Turns out the Kitchen is more dirty than the bathroom
With the longer, sunnier days of summer comes the crashing realization that you simply can now see with startling clarity just how filthy your home has become.
In a study to live the contamination of 30 common home items and surfaces, NSF International, which develops public health standards and food safety certification programs, found that the kitchen, not the toilet , was the germiest place within the house. (If that’s not icky enough, the corporate notes that 20% of foodborne illness outbreaks are believed to return from food consumed reception .)
Luckily, you’ll easily conquer any potential contagion with a touch effort , bleach and a bunch of coffee to amp up your motivation and tackle all the surfaces and more in your kitchen. (But, uh, that coffee, see item No. 4…)
1. Dish sponge
Have you ever picked up your dish sponge and been knocked back by the odor? Yeah, that’s bad, because sponges can retain and breed bacteria. The NSF found that quite 75% of kitchen dish sponges and rags show the presence of harmful bacteria (the worst being E. coli and salmonella).
How to clean it: Put wet sponges within the microwave for 2 minutes daily and replace them every fortnight approximately . Another option: Keep a stash of dishcloths, towels and cleaning rags which will be machine washed on a sanitizing cycle or with bleach.
Food-handling experts discourage washing meat and poultry within the sink because you’ll splash bacteria everywhere. and people sink strainers? They’re a trap for slimy gunk, especially underneath.
How to clean it: Wash and disinfect all sink surfaces once or twice every week with a tablespoon of bleach mixed into a gallon of water. Pour a quart of water mixed with a teaspoon of bleach down the drain and disposal monthly to sanitize them. Scrub that strainer on a daily basis, and pop it within the dishwasher for a hot cleaning.
3. Pet bowls and toys
Of the 30 home items NSF tested, pet food and water dishes ranked because the fourth-most germy. Pet toys ranked in seventh place. And you kiss that dog!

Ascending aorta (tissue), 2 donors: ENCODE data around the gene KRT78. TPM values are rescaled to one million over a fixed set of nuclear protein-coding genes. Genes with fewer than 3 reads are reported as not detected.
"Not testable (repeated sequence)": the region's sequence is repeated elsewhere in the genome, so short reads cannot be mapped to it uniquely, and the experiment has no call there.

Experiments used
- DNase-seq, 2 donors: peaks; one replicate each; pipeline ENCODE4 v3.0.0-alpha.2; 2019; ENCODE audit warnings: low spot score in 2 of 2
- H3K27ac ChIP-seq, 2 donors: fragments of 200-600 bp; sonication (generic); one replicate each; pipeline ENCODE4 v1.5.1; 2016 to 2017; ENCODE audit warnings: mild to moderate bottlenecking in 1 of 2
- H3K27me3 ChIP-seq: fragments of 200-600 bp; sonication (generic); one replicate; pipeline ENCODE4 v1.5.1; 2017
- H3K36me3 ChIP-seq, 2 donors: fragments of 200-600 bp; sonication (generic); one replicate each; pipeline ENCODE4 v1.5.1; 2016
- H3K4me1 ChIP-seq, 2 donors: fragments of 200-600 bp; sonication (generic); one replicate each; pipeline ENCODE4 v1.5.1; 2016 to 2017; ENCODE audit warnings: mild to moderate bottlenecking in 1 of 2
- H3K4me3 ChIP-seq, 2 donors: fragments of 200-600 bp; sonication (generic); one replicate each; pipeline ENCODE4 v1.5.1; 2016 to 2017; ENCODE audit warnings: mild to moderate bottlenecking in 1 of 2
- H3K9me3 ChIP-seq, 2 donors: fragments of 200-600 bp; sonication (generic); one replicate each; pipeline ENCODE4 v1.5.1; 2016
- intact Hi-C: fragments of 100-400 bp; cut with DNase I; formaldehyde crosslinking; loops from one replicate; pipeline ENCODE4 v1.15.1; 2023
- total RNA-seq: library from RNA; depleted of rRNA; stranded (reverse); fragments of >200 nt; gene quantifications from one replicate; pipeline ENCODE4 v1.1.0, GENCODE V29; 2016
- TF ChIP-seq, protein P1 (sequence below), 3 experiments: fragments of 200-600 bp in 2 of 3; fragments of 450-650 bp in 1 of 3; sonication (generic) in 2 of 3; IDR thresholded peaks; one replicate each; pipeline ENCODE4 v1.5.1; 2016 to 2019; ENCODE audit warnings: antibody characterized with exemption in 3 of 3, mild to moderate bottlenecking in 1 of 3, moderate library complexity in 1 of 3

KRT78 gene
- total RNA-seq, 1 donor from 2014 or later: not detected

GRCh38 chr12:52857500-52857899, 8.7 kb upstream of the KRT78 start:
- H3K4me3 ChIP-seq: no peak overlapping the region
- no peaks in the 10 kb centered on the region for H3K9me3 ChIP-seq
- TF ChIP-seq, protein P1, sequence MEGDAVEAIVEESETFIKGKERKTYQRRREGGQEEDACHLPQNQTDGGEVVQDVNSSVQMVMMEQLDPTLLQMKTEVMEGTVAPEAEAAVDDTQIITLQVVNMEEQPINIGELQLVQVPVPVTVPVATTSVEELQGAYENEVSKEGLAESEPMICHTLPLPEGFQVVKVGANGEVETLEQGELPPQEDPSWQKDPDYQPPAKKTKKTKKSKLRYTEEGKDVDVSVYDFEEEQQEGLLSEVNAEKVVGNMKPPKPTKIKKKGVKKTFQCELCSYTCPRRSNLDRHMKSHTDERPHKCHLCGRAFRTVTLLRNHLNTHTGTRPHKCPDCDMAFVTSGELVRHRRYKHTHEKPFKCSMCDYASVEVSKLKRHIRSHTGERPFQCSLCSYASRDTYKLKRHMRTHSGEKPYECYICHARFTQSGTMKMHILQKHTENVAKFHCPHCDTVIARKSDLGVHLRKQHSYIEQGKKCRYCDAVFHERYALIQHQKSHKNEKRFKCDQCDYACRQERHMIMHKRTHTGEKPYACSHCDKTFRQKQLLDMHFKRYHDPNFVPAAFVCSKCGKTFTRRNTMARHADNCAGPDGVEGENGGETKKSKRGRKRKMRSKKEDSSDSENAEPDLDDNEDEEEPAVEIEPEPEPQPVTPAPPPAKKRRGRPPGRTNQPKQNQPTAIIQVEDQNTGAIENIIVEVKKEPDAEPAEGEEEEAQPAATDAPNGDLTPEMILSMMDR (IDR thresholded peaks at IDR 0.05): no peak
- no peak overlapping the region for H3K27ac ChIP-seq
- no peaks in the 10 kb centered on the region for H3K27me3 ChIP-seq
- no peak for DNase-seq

How to clean it: Either use the dishwasher’s sanitizing cycle daily or hand wash bowls in hot, soapy water and soak during a bleach and water solution. Rinse well and air dry. Soft pet toys are often machine washed on a sanitizing cycle.
4. Coffee reservoir
Bacteria, mold and mildew are having a celebration within the dark, damp recesses of your faithful automatic kitchen appliance .
How to clean it: Most manufacturers recommend monthly cleaning. Begin by allowing up to four cups of undiluted white vinegar to take a seat within the reservoir for half-hour before turning on the brew cycle, using an empty filter . Follow with two or three cycles of water until the vinegar odor disappears.
Woman Unloading Dishwasher While Son Looks in Refrigerator. (Fuse/Getty Images) the prices associated
Tests found that 36% of the subsequent items tested positive for E. coli, salmonella or listeria: the refrigerator meat and vegetable compartments and therefore the refrigerator door’s insulating gasket.(Fuse / Getty Images/Fuse)
5. Other sneaky places for germs in your kitchen
The most common sites for a few of the nastiest germs to cover are a number of the smallest amount obvious places, consistent with the NSF study. The tests found that 36% of the subsequent items tested positive for E. coli, salmonella or listeria: the refrigerator meat and vegetable compartments, the refrigerator door’s insulating gasket; rubber spatulas, blender gaskets, can openers, pizza cutters and food storage containers with a rubber seal.
How to clean it: Wash rubber, neoprene and plastic with a light , soap then air dry. Wash utensils and food storage containers in hot soapy water or within the dishwasher. Soak manual can openers and pizza cutters in white vinegar then scrub food buildup and rust with a toothbrush. Refrigerator gaskets are often cleaned with water and a light detergent or a tablespoon of bicarbonate of soda dissolved during a quart of warm water.
Your toothbrush holder
Admittedly, most folks don’t leave the toothbrush within the kitchen. But we couldn’t ignore this finding within the NSF study. We hope you’re sitting down for this:
NSF tests showed that your toothbrush holder had one among the the very best germ count of all items tested.
How to clean it: If the toothbrush holder or rack is dishwasher safe, run it through a sanitizing cycle once or twice every week . you’ll also hand wash it with hot, soapy water, rinse then clean with a disinfecting wipe. And don’t ditch the crud that gathers at the highest and base of your toothbrush and charger. A disinfecting wipe or a plant disease soaked with lotion can remove the scum